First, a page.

Chronic kidney disease (CKD), heart failure and diabetes mellitus encompass the leading risk factors in the development of chronic hyperkalaemia which puts patients at increased risk of mortality and morbidity . The occurrence of hyperkalaemia often precludes patients benefiting from maximal doses of RAAS inhibition and is itself linked to worsening clinical outcomes . NICE have approved the use of sodium zirconium cyclosilicate and patiromer in both the acute and, more recently, the chronic management of hyperkalaemia. The use of these agents for the chronic management of hyperkalaemia could prove pivotal in the treatment for such patient groups. The indication is additional to the use of sodium zirconium cyclosilicate and patiromer in the management of acute hyperkalaemia.
Outpatient studies evaluating the use of these newer potassium binding agents within selected chronic kidney disease patient groups experiencing hyperkalaemia has demonstrated the correction and maintenance of normokalaemia  as well as the ability to maintain or increase the dose of RAAS inhibition in a significant proportion of patients . These findings were predominantly in those patients with moderate to severe CKD, where 75% were CKD stage 3 or 4, and this mirrors the patient group reported on within this general nephrology clinic.
Current therapeutic options available for managing chronic hyperkalaemia are suboptimal  and the introduction of new potassium binding agents provides a new clinical opportunity. In order to implement the effective use of new potassium binders, Imperial College Healthcare NHS Trust have developed a new cross departmental guideline to ensure the optimal use of these agents to maximise the inhibition of RAAS in the patient groups who are likely to benefit from this. This audit collected data from unselected patients within a single general nephrology clinic in one trust, fundamentally finding that 14% of patients could benefit from chronic use of sodium zirconium cyclosilicate or patiromer to better manage their underlying chronic kidney disease, diabetes mellitus and heart failure.
When considering diabetes, hyperkalaemia is probably contributed to by the syndrome of hyporeninaemic hypoaldosteronism, resulting from mild-to-moderate renal impairment . Such patients typically present with asymptomatic hyperkalaemia, commonly occurring in elderly diabetics particularly those on SGLT-2 inhibitor and RAAS inhibitor therapy in the context of impaired renal function . It is important to always consider concomitant medication in case these may be aggravating the hyperkalaemia.
This audit is limited to hospital outpatients and fails to consider the impact on the large number of patients within primary care and in the community with chronic kidney disease, diabetes mellitus and heart failure. General practitioners face many barriers in managing heart failure patients in the community who tend to be frail, elderly with polypharmacy and multiple co-morbidities adding to their risk for hyperkalaemia. The lack of awareness of the diagnosis of heart failure is likely to act as a further barrier to effective treatment . But with growing numbers of heart failure patients seen in community cardiology clinics by general practitioners with a special interest, there is better scope for the potential use of these therapeutic agents to maximise the beneficial effects of RAAS inhibition .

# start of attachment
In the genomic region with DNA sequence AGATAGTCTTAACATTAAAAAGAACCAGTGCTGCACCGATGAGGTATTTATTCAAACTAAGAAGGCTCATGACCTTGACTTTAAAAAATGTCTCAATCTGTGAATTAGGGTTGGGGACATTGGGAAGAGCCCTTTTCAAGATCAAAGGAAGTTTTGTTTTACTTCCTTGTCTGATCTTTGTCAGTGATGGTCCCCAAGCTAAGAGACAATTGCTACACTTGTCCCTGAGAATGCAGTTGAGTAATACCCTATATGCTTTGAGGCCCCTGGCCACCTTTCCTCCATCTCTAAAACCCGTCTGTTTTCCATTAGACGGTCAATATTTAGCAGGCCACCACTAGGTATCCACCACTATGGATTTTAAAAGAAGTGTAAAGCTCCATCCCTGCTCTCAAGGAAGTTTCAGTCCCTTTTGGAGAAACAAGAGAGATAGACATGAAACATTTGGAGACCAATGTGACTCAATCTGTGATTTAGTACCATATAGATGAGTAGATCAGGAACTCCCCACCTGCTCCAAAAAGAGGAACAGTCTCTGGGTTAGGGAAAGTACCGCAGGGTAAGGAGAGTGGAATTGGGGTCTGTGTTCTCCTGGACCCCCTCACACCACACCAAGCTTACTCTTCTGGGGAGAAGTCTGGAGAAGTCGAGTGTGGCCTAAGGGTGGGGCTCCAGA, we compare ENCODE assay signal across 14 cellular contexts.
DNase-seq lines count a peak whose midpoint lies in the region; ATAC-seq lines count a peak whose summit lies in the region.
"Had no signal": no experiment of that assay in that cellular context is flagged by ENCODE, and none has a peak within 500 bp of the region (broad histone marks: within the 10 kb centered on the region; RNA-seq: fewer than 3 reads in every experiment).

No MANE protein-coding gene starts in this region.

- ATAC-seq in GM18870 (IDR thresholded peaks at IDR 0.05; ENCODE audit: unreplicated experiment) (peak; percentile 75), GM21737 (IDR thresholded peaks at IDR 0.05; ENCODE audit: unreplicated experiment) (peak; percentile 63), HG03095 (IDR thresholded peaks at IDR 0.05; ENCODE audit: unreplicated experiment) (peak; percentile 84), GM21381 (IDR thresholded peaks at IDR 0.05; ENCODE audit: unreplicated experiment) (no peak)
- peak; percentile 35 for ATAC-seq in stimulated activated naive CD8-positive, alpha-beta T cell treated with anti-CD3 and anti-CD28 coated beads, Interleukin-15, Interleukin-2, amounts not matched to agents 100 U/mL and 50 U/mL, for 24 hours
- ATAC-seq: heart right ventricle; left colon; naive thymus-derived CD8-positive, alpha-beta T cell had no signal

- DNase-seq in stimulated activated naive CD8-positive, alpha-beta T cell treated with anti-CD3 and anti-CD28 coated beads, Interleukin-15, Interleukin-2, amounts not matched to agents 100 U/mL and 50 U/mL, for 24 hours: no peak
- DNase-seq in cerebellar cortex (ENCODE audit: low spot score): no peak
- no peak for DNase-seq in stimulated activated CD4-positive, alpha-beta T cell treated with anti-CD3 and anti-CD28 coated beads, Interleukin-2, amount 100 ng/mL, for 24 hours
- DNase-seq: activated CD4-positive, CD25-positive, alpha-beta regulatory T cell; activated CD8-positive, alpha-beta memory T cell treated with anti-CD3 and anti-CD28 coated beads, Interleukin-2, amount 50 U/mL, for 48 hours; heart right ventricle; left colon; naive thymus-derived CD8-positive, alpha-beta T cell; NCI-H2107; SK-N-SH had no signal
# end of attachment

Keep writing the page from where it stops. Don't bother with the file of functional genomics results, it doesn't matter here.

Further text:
Many patients with CKD receive suboptimal treatment due to difficulties with regular monitoring or even because they are undiagnosed, given that CKD remains largely asymptomatic. Without regularly screening diminishing renal function may go undetected, leaving a significant percentage of the population with CKD undiagnosed . This illustrates the potential wider reaching impact which these newer potassium binding agents can have in the management of these chronic conditions in primary care and within the community.
Within this study patients who experienced hyperkalaemia associated with an episode of acute kidney injury (AKI), defined earlier in the methodology, were excluded as being not suitable for sodium zirconium cyclosilicate or patiromer. It is however not clear whether these episodes of acute kidney injury occurred in response to medications such as RAAS inhibitors or due to other reversible causes such as sepsis and hypovolaemia . Potentially re-challenging such patients in controlled environments with monitoring of their renal profiles to assess for a recurring AKI could help determine their suitability for these newer potassium binding agents going forward.
Of the patient group with hyperkalaemia limiting maximisation of RAAS inhibition, 73% were on regular oral sodium bicarbonate treatment to help manage their metabolic acidosis and reduce serum potassium levels. This has been proven to have a beneficial effect on hyperkalaemia in both short and long-term studies . However, there was insufficient effect of this manoeuvre in the reported patients to enable an initiation or up-titration in RAAS inhibitor therapy. Studies report beneficial outcomes with sodium bicarbonate therapy in CKD patients who are at increased risk of hyperkalaemia including those on RAAS inhibition . Further to this, sodium zirconium cyclosilicate has been shown to increase sodium bicarbonate levels  which could further assist in the correction of the metabolic acidosis within CKD.
A limitation of the data is whether the patients identified in this clinic would tolerate the new potassium binders. Patiromer can cause abdominal pain and gastrointestinal side effects, whilst sodium zirconium cyclosilicate can result in fluid retention and oedema [13, 14]. An ideal study would be to demonstrate whether the introduction of these agents to patients who are identified as needing the drug within clinics are successfully treated, to better understand its impact.